Namibia: Central Bank to Talk Escaping Middle-Income Trap

17 September 2019

THE disappointing economic growth record of Namibia since 2016 has given rise to the notion that Namibia might be in a middle-income trap.

This and more will be discussed at the 20th Bank of Namibia (BoN) annual symposium set for this week Thursday. The annual event was started in 1998 to discuss pressing economic issues, highlighting the years past.

"The hosting of the annual symposium has been part of the bank's calendar since 1998, bringing together experts, international and local policymakers, academics, and relevant stakeholders to engage and make recommendations on various areas of national development, in line with aspirations of Vision 2030, and the national development plans (NDPs)," said the bank's communications deputy director, Kazembire Zemburuka.

This year's event will be held under the theme 'Escaping the Middle-Income Trap: A perspective from Namibia', which captures a situation where a country is unable to move to higher levels of economic growth and further economic transformation.

Zemburuka said gross domestic product (GDP) growth rates had been on an upward trajectory over a number of years, averaging 3,5% between 1990 and 1999, then increasing to 4,3% between 2000 and 2009.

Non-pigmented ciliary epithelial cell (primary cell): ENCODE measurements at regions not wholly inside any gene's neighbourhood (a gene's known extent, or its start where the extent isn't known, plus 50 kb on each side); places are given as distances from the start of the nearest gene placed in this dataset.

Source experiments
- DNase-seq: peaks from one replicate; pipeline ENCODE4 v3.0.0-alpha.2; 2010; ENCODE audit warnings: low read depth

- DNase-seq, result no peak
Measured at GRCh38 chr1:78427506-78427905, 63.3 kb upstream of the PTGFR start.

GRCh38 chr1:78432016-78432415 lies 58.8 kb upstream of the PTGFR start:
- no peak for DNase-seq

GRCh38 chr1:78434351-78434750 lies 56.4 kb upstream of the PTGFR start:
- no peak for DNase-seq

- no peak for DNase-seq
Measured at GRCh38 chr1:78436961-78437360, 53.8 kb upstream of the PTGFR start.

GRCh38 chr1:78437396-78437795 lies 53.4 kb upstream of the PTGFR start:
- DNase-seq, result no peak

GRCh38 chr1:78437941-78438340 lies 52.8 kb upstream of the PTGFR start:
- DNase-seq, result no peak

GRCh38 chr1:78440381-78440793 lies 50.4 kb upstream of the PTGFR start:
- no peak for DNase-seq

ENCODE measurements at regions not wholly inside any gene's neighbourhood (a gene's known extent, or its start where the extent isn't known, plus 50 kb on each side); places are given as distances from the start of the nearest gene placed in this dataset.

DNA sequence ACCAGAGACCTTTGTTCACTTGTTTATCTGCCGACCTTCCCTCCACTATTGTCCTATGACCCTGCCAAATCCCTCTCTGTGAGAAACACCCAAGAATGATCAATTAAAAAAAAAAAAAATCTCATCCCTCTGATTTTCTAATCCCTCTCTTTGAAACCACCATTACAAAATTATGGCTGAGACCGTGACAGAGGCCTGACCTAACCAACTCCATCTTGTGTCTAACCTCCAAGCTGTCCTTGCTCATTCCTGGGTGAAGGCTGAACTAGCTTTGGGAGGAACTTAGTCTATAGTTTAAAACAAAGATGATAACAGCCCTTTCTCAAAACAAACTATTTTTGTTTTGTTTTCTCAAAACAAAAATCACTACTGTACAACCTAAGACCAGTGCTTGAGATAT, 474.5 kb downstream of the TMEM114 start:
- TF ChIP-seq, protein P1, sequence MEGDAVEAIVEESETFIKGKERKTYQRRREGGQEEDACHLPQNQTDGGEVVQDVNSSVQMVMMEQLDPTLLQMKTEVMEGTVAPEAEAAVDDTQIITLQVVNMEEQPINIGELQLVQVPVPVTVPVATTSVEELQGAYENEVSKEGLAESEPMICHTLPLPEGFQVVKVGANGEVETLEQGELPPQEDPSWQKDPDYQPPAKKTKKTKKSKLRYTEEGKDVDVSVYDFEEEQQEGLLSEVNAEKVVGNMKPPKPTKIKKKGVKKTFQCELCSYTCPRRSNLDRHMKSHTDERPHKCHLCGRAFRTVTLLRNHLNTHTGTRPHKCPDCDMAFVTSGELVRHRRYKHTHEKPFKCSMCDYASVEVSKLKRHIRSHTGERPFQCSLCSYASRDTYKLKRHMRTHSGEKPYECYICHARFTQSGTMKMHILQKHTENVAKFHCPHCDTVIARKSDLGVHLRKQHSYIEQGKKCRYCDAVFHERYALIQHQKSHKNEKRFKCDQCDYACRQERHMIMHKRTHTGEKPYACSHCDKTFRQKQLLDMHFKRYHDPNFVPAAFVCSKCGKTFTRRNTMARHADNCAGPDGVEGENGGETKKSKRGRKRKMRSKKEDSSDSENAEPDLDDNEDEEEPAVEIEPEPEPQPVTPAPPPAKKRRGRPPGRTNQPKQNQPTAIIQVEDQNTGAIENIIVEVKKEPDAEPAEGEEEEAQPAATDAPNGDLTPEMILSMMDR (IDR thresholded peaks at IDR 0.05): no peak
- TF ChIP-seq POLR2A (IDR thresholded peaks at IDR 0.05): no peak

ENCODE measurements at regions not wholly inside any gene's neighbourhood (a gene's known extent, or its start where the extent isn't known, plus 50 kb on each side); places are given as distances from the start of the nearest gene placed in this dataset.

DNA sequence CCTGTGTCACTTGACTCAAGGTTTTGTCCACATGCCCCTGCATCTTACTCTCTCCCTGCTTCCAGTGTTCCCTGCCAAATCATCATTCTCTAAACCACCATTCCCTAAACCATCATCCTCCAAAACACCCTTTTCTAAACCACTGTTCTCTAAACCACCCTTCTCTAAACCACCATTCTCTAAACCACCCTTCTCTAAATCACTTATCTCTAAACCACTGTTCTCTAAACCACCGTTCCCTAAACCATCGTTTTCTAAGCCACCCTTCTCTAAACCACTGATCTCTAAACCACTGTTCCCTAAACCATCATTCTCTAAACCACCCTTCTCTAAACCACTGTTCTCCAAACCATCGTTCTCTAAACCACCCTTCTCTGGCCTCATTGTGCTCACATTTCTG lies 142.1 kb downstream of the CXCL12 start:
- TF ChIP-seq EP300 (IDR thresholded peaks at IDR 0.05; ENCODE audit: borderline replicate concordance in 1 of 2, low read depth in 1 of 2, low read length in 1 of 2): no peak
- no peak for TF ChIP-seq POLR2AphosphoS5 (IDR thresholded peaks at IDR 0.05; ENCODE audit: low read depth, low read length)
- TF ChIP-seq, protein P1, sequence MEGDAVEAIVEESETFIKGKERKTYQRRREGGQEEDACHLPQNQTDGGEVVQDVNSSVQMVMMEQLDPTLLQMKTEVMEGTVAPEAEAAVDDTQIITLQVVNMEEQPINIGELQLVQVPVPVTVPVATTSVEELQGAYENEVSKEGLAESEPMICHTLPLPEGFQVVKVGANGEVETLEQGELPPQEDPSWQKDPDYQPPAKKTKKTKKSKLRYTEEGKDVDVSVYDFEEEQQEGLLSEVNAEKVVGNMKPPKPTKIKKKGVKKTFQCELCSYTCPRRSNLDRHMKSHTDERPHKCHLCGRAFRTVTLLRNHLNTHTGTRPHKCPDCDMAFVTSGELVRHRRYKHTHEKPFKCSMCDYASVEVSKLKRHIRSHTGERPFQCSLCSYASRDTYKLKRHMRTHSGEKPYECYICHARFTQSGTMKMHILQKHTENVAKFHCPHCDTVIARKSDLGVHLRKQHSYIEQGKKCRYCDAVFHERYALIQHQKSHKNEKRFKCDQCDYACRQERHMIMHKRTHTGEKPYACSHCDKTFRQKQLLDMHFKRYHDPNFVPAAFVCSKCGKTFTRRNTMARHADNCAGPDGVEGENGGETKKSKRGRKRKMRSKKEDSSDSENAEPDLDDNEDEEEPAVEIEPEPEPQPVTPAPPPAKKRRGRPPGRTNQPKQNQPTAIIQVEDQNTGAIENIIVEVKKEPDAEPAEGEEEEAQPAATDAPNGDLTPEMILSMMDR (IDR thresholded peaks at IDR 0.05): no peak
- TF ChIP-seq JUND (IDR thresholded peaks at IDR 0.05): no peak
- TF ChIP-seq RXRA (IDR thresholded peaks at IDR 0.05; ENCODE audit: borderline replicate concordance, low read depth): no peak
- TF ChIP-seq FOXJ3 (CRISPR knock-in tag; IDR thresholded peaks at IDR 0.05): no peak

During 2010 to 2015, the average growth rate was 5,7%, mainly due to an expansionary fiscal policy and the construction of large mines.

"However, since 2016, real GDP contracted as the temporary stimulus from the construction of mines and public sector infrastructure slowed down, and the government undertook a significant fiscal consolidation exercise to reduce public debt and the budget deficit. Could this slow growth be due to structural challenges, or is the country in a middle-income trap?," he asked rhetorically.

Zemburuka said this will be at the centre of discussions, and that the event will provide a platform to understand the notion of a middle-income trap with reference to Namibia, and to devise strategies and policy options to exit such a trap and become an industrialised state, in line with Vision 2030.

The bank will furthermore co-host a public lecture in collaboration with the Namibia University of Science and Technology (Nust), delivered by Jesus Felipe, to discuss if industrialisation has become a hard endeavour, and what today's developing countries could do to progress fast.

Zemburuka said the event will be streamed live on the BoN website.

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